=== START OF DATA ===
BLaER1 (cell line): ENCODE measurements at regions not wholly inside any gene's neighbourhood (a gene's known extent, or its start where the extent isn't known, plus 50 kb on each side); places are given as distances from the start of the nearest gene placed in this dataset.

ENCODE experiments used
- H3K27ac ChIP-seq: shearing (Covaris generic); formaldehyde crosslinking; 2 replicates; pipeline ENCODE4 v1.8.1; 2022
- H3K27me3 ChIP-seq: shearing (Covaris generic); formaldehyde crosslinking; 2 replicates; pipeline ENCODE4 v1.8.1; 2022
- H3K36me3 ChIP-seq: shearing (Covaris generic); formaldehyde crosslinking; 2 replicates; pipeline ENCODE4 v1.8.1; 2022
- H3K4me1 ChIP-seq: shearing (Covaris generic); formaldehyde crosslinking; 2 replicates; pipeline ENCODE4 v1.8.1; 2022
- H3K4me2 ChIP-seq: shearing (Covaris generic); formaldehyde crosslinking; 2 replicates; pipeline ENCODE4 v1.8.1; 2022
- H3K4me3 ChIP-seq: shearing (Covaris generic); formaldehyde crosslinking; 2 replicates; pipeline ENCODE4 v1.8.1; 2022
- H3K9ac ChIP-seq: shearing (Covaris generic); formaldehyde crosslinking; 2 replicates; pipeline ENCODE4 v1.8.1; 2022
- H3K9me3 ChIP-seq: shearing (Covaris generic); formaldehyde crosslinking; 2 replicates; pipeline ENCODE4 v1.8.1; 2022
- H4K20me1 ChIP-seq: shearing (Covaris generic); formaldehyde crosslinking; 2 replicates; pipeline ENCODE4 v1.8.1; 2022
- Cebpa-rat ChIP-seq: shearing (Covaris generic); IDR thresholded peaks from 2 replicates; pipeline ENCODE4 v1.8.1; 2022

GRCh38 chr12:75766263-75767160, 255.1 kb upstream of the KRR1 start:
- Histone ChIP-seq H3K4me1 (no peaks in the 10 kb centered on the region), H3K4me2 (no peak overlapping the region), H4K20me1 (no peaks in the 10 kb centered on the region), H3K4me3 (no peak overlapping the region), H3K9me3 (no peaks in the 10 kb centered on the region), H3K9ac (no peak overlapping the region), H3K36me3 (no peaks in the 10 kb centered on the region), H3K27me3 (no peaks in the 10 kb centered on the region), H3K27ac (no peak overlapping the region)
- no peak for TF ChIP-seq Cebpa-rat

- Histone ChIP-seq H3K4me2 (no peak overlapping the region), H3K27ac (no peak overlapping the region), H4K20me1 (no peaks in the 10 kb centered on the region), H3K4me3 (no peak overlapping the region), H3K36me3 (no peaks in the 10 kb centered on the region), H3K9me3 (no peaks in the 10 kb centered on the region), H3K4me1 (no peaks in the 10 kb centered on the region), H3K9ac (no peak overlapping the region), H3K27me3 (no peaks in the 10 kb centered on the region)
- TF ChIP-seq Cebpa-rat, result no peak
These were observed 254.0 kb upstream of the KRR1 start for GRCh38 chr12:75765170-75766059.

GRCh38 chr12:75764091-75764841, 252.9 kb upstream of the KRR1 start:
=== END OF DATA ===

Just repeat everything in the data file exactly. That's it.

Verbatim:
BLaER1 (cell line): ENCODE measurements at regions not wholly inside any gene's neighbourhood (a gene's known extent, or its start where the extent isn't known, plus 50 kb on each side); places are given as distances from the start of the nearest gene placed in this dataset.

ENCODE experiments used
- H3K27ac ChIP-seq: shearing (Covaris generic); formaldehyde crosslinking; 2 replicates; pipeline ENCODE4 v1.8.1; 2022
- H3K27me3 ChIP-seq: shearing (Covaris generic); formaldehyde crosslinking; 2 replicates; pipeline ENCODE4 v1.8.1; 2022
- H3K36me3 ChIP-seq: shearing (Covaris generic); formaldehyde crosslinking; 2 replicates; pipeline ENCODE4 v1.8.1; 2022
- H3K4me1 ChIP-seq: shearing (Covaris generic); formaldehyde crosslinking; 2 replicates; pipeline ENCODE4 v1.8.1; 2022
- H3K4me2 ChIP-seq: shearing (Covaris generic); formaldehyde crosslinking; 2 replicates; pipeline ENCODE4 v1.8.1; 2022
- H3K4me3 ChIP-seq: shearing (Covaris generic); formaldehyde crosslinking; 2 replicates; pipeline ENCODE4 v1.8.1; 2022
- H3K9ac ChIP-seq: shearing (Covaris generic); formaldehyde crosslinking; 2 replicates; pipeline ENCODE4 v1.8.1; 2022
- H3K9me3 ChIP-seq: shearing (Covaris generic); formaldehyde crosslinking; 2 replicates; pipeline ENCODE4 v1.8.1; 2022
- H4K20me1 ChIP-seq: shearing (Covaris generic); formaldehyde crosslinking; 2 replicates; pipeline ENCODE4 v1.8.1; 2022
- Cebpa-rat ChIP-seq: shearing (Covaris generic); IDR thresholded peaks from 2 replicates; pipeline ENCODE4 v1.8.1; 2022

GRCh38 chr12:75766263-75767160, 255.1 kb upstream of the KRR1 start:
- Histone ChIP-seq H3K4me1 (no peaks in the 10 kb centered on the region), H3K4me2 (no peak overlapping the region), H4K20me1 (no peaks in the 10 kb centered on the region), H3K4me3 (no peak overlapping the region), H3K9me3 (no peaks in the 10 kb centered on the region), H3K9ac (no peak overlapping the region), H3K36me3 (no peaks in the 10 kb centered on the region), H3K27me3 (no peaks in the 10 kb centered on the region), H3K27ac (no peak overlapping the region)
- no peak for TF ChIP-seq Cebpa-rat

- Histone ChIP-seq H3K4me2 (no peak overlapping the region), H3K27ac (no peak overlapping the region), H4K20me1 (no peaks in the 10 kb centered on the region), H3K4me3 (no peak overlapping the region), H3K36me3 (no peaks in the 10 kb centered on the region), H3K9me3 (no peaks in the 10 kb centered on the region), H3K4me1 (no peaks in the 10 kb centered on the region), H3K9ac (no peak overlapping the region), H3K27me3 (no peaks in the 10 kb centered on the region)
- TF ChIP-seq Cebpa-rat, result no peak
These were observed 254.0 kb upstream of the KRR1 start for GRCh38 chr12:75765170-75766059.

GRCh38 chr12:75764091-75764841, 252.9 kb upstream of the KRR1 start: